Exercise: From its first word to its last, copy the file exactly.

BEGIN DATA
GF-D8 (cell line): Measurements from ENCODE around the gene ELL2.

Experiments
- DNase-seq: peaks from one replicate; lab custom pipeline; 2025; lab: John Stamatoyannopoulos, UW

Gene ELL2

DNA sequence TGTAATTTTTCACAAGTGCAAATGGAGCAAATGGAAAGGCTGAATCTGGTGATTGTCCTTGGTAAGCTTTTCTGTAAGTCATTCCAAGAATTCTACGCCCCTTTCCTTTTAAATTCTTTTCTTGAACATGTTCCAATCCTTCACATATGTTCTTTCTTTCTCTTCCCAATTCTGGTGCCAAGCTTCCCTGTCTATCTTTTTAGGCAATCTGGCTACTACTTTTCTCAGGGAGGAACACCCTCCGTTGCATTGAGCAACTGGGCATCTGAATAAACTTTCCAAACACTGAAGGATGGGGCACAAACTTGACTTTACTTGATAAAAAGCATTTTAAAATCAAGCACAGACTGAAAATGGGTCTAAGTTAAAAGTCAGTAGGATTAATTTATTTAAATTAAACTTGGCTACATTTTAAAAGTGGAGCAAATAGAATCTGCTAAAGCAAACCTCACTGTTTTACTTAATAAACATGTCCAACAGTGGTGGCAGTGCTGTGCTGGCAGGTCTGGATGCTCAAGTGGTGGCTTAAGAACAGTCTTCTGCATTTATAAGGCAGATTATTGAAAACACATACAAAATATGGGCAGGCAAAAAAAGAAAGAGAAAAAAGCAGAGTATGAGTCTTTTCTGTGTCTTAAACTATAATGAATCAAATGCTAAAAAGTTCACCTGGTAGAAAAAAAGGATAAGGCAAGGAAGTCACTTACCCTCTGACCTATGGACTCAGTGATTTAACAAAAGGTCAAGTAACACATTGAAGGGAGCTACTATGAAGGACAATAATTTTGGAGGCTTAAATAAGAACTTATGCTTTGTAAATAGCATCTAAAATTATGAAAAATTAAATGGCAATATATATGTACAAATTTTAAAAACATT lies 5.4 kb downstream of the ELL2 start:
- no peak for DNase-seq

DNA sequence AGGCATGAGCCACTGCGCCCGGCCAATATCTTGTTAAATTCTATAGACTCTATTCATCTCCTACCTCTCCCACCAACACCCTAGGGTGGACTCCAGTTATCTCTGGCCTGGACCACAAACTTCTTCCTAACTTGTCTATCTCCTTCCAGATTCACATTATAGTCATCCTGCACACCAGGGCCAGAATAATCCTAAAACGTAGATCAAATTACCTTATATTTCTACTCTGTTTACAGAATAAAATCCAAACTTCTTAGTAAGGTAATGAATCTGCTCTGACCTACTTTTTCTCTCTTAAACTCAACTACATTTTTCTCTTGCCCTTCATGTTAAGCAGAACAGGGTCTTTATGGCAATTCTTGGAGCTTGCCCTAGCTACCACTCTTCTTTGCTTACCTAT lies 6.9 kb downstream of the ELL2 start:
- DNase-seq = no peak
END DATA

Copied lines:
GF-D8 (cell line): Measurements from ENCODE around the gene ELL2.

Experiments
- DNase-seq: peaks from one replicate; lab custom pipeline; 2025; lab: John Stamatoyannopoulos, UW

Gene ELL2

DNA sequence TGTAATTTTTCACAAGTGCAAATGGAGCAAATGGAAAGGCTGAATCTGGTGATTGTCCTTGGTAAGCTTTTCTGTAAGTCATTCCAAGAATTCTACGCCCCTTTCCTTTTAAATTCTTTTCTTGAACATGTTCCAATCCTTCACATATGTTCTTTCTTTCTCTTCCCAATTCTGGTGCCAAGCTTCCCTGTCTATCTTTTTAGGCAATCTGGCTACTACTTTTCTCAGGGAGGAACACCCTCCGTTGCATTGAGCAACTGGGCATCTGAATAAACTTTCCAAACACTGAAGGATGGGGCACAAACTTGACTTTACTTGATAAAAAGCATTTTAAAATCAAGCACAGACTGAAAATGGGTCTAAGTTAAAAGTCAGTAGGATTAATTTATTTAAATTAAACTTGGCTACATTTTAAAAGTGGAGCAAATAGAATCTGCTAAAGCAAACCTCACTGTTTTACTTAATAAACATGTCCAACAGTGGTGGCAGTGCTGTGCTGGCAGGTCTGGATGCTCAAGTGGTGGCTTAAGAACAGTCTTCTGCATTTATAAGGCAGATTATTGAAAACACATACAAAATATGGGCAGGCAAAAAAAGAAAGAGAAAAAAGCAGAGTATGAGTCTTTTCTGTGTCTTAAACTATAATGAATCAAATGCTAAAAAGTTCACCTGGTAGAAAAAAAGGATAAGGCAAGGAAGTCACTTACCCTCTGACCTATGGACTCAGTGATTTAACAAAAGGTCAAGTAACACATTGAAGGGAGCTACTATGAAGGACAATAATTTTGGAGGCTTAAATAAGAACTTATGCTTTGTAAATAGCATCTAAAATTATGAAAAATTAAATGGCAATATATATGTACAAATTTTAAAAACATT lies 5.4 kb downstream of the ELL2 start:
- no peak for DNase-seq

DNA sequence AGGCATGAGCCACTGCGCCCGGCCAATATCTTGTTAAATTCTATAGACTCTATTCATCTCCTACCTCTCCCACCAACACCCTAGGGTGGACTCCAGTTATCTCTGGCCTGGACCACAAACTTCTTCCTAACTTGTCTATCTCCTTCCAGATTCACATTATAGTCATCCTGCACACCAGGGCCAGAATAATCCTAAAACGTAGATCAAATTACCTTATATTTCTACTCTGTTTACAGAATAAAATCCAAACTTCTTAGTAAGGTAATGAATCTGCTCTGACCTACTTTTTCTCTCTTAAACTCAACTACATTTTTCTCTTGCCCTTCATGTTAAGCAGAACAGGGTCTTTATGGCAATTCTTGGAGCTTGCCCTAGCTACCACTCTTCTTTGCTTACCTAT lies 6.9 kb downstream of the ELL2 start:
- DNase-seq = no peak